Let me introduce you today to Jenny Joyce, another of the Australian speakers at Congress 2015 in Canberra. I’m looking forward to meeting Jenny in person at Congress, as well as following her advice about tips for genies. Her three talks will have lots to offer fellow family historians from beginner to experienced.
I wonder if you could tell us a little about your background? Are you a genealogist, researcher, historian or representing your organisation?
I have been researching my family history since I was a teenager, inspired by the stories my grandmother told me about HER grandparents. After many years working in IT I now work as a professional genealogist, and I am currently one of the Vice Presidents of the Ku-ring-gai Historical Society. I am also a committee member of their Family History Group, and in that role I often run sessions at our monthly meetings, either teaching or showing our members aspects of genealogy.
How has genealogy/family history/history/heraldry improved or changed your life?
I don’t know that I can say it has changed or improved my life, since I have been doing it for so long, but it has helped define who I am and where I come from. I feel that we are very much the product of our upbringing and experiences, and that in turn is influenced by our parents’ upbringing and influences, and so on going right back. Thus I feel that in some way I am the sum of all my ancestors.
What do you love most about genealogy/family history/history/heraldry?
The challenge of unravelling the puzzles and being able to connect events in history to people I am researching.
Have you attended Congress in previous years?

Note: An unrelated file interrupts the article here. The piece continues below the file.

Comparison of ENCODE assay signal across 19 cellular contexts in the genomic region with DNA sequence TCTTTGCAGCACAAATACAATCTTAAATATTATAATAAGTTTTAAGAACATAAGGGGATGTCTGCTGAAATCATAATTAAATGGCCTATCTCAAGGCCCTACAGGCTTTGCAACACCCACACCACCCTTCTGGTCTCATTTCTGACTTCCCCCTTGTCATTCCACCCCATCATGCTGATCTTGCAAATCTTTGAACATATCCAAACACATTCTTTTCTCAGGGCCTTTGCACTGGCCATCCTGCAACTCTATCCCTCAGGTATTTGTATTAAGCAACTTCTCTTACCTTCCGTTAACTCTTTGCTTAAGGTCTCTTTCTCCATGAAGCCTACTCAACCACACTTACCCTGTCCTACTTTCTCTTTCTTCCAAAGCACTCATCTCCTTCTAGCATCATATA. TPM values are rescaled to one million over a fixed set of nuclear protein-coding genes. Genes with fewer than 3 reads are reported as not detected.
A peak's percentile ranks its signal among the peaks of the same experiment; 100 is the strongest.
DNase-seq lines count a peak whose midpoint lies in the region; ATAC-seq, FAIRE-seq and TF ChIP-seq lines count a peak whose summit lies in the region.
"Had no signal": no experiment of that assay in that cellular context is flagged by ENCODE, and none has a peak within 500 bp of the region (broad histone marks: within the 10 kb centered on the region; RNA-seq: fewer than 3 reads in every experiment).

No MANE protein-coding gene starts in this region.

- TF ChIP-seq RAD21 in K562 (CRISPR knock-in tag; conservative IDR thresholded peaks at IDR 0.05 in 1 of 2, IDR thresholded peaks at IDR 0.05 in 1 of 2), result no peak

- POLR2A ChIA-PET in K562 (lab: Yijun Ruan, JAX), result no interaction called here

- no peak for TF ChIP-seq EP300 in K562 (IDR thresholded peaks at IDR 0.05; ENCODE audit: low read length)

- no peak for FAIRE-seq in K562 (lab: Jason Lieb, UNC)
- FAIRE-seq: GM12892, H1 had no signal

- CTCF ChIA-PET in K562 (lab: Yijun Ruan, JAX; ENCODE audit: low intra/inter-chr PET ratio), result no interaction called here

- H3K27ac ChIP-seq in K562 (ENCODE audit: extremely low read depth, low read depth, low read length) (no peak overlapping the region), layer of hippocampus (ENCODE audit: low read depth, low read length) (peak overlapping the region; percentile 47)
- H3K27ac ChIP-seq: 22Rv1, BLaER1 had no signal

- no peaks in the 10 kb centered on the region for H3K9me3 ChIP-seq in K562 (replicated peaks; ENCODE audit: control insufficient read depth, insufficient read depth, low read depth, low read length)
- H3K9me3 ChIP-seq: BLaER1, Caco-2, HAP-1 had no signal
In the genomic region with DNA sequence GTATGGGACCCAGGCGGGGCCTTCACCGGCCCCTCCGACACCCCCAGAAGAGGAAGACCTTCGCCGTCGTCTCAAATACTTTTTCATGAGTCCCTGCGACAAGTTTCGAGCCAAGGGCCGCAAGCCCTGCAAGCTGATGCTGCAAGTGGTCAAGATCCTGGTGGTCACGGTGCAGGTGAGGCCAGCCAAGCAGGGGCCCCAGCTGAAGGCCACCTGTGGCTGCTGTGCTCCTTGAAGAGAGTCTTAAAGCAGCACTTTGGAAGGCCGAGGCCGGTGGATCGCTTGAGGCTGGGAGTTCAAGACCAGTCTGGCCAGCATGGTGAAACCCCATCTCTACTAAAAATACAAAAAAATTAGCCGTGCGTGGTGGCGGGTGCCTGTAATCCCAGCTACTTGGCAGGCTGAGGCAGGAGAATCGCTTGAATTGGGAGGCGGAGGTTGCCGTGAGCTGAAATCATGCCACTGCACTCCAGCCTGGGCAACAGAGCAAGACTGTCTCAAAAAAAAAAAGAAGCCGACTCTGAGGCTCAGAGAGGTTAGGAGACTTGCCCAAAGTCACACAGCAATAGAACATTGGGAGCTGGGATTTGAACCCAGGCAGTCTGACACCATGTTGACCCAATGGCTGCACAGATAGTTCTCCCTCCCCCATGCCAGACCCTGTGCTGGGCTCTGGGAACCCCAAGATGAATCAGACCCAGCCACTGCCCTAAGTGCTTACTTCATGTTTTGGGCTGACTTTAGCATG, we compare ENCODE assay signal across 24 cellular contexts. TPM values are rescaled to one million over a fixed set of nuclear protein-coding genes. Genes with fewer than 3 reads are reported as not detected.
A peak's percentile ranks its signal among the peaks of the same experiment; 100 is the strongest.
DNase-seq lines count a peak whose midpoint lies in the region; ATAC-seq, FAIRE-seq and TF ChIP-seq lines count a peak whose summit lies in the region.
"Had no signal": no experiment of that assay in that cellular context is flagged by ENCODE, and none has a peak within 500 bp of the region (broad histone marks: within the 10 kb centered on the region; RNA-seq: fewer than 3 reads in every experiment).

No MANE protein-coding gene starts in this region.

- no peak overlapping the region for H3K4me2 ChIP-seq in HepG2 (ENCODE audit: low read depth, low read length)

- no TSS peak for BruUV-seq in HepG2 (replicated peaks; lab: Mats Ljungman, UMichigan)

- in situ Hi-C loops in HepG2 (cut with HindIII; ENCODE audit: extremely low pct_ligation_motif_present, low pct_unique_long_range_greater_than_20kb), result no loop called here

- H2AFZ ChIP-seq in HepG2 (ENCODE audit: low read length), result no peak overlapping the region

Yes, I was at the Adelaide Congress in 2012.
What are your key topics for Congress?
I will be giving three talks – one on the (UK) House of Commons Parliamentary papers, another on the UK Gazettes, and the third will be about wills in England (and Wales) and Ireland.
How do you think your topic/s will help the family historians at Congress 2015?
I think that these talks will introduce some very useful and under-used resources to the attendees, which they will find very beneficial to their research.
What do you think are the benefits of attending a large conference like this, for you personally and for others attending?
The benefits fall into two categories. First, congress is a wonderful learning opportunity and a chance to hear overseas speakers that you might otherwise not be able to hear, and the other aspect is the chance to meet or renew a friendship with so many like-minded people, who themselves may have suggestions to help your research.
Do you have a favourite piece of advice or a tip or trick you can share with conference attendees?
Talk to as many different people as you can whenever you get the opportunity
Is there somewhere we can connect with you online?
Thanks Jenny for sharing your story with us, and letting us know a little more about your Congress talks and tips.